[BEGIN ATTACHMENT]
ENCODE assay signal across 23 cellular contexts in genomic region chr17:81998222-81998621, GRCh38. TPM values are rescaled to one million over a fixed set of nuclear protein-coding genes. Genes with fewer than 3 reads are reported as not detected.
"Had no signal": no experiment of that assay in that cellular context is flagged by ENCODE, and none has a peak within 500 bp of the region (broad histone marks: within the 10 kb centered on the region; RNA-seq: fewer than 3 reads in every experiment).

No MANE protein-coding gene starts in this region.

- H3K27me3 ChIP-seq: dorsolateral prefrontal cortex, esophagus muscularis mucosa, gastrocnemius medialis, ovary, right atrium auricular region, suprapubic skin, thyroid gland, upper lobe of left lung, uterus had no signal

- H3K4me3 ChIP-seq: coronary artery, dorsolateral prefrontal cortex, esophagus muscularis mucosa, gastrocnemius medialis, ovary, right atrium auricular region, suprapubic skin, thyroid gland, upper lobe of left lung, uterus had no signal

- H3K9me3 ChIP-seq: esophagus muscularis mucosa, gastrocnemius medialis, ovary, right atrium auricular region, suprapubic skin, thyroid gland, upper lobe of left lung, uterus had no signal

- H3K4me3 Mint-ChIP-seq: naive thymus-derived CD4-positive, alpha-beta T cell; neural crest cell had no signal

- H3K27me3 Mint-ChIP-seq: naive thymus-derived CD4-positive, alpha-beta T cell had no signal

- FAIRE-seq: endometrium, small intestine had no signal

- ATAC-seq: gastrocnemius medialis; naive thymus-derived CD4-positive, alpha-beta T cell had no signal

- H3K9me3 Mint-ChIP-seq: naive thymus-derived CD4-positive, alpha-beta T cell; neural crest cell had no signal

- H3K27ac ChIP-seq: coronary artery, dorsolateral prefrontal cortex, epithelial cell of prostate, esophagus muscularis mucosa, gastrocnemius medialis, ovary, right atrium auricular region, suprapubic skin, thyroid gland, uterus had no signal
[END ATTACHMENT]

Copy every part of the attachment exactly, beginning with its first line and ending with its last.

ENCODE assay signal across 23 cellular contexts in genomic region chr17:81998222-81998621, GRCh38. TPM values are rescaled to one million over a fixed set of nuclear protein-coding genes. Genes with fewer than 3 reads are reported as not detected.
"Had no signal": no experiment of that assay in that cellular context is flagged by ENCODE, and none has a peak within 500 bp of the region (broad histone marks: within the 10 kb centered on the region; RNA-seq: fewer than 3 reads in every experiment).

No MANE protein-coding gene starts in this region.

- H3K27me3 ChIP-seq: dorsolateral prefrontal cortex, esophagus muscularis mucosa, gastrocnemius medialis, ovary, right atrium auricular region, suprapubic skin, thyroid gland, upper lobe of left lung, uterus had no signal

- H3K4me3 ChIP-seq: coronary artery, dorsolateral prefrontal cortex, esophagus muscularis mucosa, gastrocnemius medialis, ovary, right atrium auricular region, suprapubic skin, thyroid gland, upper lobe of left lung, uterus had no signal

- H3K9me3 ChIP-seq: esophagus muscularis mucosa, gastrocnemius medialis, ovary, right atrium auricular region, suprapubic skin, thyroid gland, upper lobe of left lung, uterus had no signal

- H3K4me3 Mint-ChIP-seq: naive thymus-derived CD4-positive, alpha-beta T cell; neural crest cell had no signal

- H3K27me3 Mint-ChIP-seq: naive thymus-derived CD4-positive, alpha-beta T cell had no signal

- FAIRE-seq: endometrium, small intestine had no signal

- ATAC-seq: gastrocnemius medialis; naive thymus-derived CD4-positive, alpha-beta T cell had no signal

- H3K9me3 Mint-ChIP-seq: naive thymus-derived CD4-positive, alpha-beta T cell; neural crest cell had no signal

- H3K27ac ChIP-seq: coronary artery, dorsolateral prefrontal cortex, epithelial cell of prostate, esophagus muscularis mucosa, gastrocnemius medialis, ovary, right atrium auricular region, suprapubic skin, thyroid gland, uterus had no signal